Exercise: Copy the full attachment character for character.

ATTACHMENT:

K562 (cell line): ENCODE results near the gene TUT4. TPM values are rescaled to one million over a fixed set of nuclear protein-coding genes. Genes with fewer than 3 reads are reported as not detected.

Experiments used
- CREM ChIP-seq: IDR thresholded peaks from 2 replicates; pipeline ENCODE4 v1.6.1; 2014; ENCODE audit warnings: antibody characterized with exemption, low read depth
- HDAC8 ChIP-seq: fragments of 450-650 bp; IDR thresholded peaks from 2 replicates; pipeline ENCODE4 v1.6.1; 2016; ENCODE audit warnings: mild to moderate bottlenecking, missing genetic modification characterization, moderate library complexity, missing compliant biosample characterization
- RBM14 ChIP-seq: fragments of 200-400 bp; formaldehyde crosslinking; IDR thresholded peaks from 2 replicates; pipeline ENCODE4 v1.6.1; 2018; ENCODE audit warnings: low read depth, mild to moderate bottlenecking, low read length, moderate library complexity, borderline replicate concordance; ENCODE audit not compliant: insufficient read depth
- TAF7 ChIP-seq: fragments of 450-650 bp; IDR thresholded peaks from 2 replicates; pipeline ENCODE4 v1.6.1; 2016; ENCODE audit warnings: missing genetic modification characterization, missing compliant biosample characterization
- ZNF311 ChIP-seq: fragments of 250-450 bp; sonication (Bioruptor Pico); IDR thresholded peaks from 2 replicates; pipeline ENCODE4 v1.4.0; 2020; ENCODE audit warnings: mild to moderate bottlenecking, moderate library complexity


K562 (cell line): ENCODE results near the gene TUT4. TPM values are rescaled to one million over a fixed set of nuclear protein-coding genes. Genes with fewer than 3 reads are reported as not detected.

Experiments used
- CREM ChIP-seq: IDR thresholded peaks from 2 replicates; pipeline ENCODE4 v1.6.1; 2014; ENCODE audit warnings: antibody characterized with exemption, low read depth
- HDAC8 ChIP-seq: fragments of 450-650 bp; IDR thresholded peaks from 2 replicates; pipeline ENCODE4 v1.6.1; 2016; ENCODE audit warnings: mild to moderate bottlenecking, missing genetic modification characterization, moderate library complexity, missing compliant biosample characterization
- RBM14 ChIP-seq: fragments of 200-400 bp; formaldehyde crosslinking; IDR thresholded peaks from 2 replicates; pipeline ENCODE4 v1.6.1; 2018; ENCODE audit warnings: low read depth, mild to moderate bottlenecking, low read length, moderate library complexity, borderline replicate concordance; ENCODE audit not compliant: insufficient read depth
- TAF7 ChIP-seq: fragments of 450-650 bp; IDR thresholded peaks from 2 replicates; pipeline ENCODE4 v1.6.1; 2016; ENCODE audit warnings: missing genetic modification characterization, missing compliant biosample characterization
- ZNF311 ChIP-seq: fragments of 250-450 bp; sonication (Bioruptor Pico); IDR thresholded peaks from 2 replicates; pipeline ENCODE4 v1.4.0; 2020; ENCODE audit warnings: mild to moderate bottlenecking, moderate library complexity